Coronavirus Anxiety: Information and Support

Over the past 18 months, more and more people have experienced anxiety. It’s completely understandable (and normal) to feel anxious about the pandemic and how it might affect you and your family. As part of efforts to take care of your body and mind, here are some tips that might help during these uncertain times.

When stressed, our brains want us to be able to predict and consider the worst-case scenarios to help us prepare and protect ourselves. This is great when there is a way of problem-solving the situation but not so great when there isn’t. Our brains are predisposed to focus on the threat. We will forget the “every day” and bring full attention to things which are scary, without taking time to really think about the facts.

For example, we might think nothing of getting in our cars every day but be scared of spiders, even though evidence suggests that we are more likely to be at risk in a car, than from a spider.

Furthermore, we are not very good at tolerating uncertainty, something that in the current climate we might need to allow! Our minds want us to have explanations so when we can’t find them our brains will fill in the gaps, and if anxiety has any say these explanations will be usually based on our biggest fears.

Anxiety can snowball; we start with one worry and before we know where we are it’s grown and grown and we’re now heading for a full-on catastrophe (the “what if” … “but then what if…” scenario). Anxious thoughts get in the way of our minds taking in what we need to know and deciphering fact from fiction.

So what can we do to help ourselves?

Limit your news intake

Try to find a source of information that is reliable. Snippets of information from social media may represent one person’s worries, rather than the facts. Make sure you are informed but not overloaded and consider limiting your exposure to information and set boundaries around how much time you will allow yourself to read/listen to the news.

Change your perception

We can’t stop ourselves from worrying, but we can train our brains to focus on something else. Make time for worry, but also put in boundaries with how much mental space you will allow coronavirus to take. Think about what is in your control and what is not. Worrying about coronavirus will not guarantee a better outcome, so to help you in the moment schedule some coronavirus free time where you can put your attention onto something else.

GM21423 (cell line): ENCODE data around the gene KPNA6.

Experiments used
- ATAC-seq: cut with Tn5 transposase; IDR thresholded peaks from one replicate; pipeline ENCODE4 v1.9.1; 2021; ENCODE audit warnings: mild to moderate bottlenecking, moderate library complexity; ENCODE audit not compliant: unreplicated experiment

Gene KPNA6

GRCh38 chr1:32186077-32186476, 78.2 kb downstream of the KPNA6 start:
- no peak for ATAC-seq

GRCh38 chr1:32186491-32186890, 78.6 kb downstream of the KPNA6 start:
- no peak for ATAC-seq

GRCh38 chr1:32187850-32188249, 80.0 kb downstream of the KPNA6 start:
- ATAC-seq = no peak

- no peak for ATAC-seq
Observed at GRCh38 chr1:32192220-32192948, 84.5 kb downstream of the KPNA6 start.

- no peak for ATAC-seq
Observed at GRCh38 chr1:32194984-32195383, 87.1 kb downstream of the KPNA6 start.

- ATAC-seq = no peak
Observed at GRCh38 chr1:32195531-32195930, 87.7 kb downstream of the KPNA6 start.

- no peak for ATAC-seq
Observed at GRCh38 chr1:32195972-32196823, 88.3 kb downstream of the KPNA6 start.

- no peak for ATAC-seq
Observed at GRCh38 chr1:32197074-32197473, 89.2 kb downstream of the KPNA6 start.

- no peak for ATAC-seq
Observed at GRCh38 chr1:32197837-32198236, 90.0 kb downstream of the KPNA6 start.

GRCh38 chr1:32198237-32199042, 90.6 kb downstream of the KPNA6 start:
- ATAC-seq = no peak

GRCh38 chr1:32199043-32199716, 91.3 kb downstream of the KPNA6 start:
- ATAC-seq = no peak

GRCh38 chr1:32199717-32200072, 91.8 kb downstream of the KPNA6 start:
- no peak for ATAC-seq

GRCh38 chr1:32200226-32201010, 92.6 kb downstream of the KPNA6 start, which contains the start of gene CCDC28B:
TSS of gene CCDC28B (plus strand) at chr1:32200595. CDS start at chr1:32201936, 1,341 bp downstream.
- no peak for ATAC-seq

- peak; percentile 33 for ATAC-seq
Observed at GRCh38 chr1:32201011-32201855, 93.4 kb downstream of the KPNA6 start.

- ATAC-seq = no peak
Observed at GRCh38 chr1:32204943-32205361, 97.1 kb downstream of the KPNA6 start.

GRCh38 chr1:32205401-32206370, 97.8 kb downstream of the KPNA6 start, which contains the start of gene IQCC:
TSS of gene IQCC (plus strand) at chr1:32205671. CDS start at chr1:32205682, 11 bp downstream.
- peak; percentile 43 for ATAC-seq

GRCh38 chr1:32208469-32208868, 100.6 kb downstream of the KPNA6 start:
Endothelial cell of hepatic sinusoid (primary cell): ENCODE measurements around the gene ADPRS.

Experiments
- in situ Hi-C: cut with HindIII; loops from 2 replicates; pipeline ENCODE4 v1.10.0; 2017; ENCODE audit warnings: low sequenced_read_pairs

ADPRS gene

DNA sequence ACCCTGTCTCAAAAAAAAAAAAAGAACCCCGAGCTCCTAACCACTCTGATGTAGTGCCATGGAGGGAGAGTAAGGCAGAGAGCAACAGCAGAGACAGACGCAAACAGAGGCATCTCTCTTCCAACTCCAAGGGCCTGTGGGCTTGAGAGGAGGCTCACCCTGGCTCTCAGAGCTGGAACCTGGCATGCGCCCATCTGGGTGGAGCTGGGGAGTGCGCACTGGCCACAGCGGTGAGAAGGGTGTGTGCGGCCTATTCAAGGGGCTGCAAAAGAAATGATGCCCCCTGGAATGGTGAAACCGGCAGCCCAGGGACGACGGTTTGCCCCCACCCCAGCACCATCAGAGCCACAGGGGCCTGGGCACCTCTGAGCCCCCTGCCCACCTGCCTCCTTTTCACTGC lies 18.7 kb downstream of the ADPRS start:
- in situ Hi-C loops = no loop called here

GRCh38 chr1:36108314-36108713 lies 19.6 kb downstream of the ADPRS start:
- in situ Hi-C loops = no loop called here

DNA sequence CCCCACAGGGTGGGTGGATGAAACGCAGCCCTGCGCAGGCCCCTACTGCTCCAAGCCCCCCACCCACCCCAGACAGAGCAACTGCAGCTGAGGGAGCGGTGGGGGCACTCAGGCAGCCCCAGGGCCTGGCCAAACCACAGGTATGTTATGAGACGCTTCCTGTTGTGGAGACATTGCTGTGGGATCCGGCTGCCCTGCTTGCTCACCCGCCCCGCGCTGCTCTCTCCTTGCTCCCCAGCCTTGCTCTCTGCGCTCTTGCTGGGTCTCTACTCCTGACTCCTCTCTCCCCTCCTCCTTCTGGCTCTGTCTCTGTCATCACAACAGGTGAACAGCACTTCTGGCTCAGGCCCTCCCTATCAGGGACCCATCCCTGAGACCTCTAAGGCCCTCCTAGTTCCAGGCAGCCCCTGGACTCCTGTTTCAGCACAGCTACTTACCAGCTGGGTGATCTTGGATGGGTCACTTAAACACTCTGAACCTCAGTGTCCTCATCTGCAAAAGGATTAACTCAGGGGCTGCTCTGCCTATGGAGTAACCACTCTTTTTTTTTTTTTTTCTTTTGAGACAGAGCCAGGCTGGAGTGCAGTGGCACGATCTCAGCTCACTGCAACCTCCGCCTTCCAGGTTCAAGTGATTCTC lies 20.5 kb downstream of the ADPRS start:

Stay connected

Stay in touch with family and friends. We are always much better at offering advice and reassurance when it’s someone else going through a tricky time so remember, your loved ones can do the same for you! They could provide a space to have your thoughts and feelings normalised and offer you some distraction or reassurance. Some suggestions to stay connected could be picking up the phone, sending a text or joining an online support group.

Use coping skills
Think about what has helped you in the past when you’ve felt stressed or overwhelmed. It could be yoga, cooking or talking with a friend. What helps will be different from person to person but use what works best for you.

Consider the 5 steps to mental wellbeing
The more you nurture your mental health, the more resilient to anxiety and stress you will enable yourself to be. Strategies for mental wellbeing include:

  • Staying connected with other people
  • Be physically active
  • Learn new skills
  • Give to others
  • Pay attention to the present moment.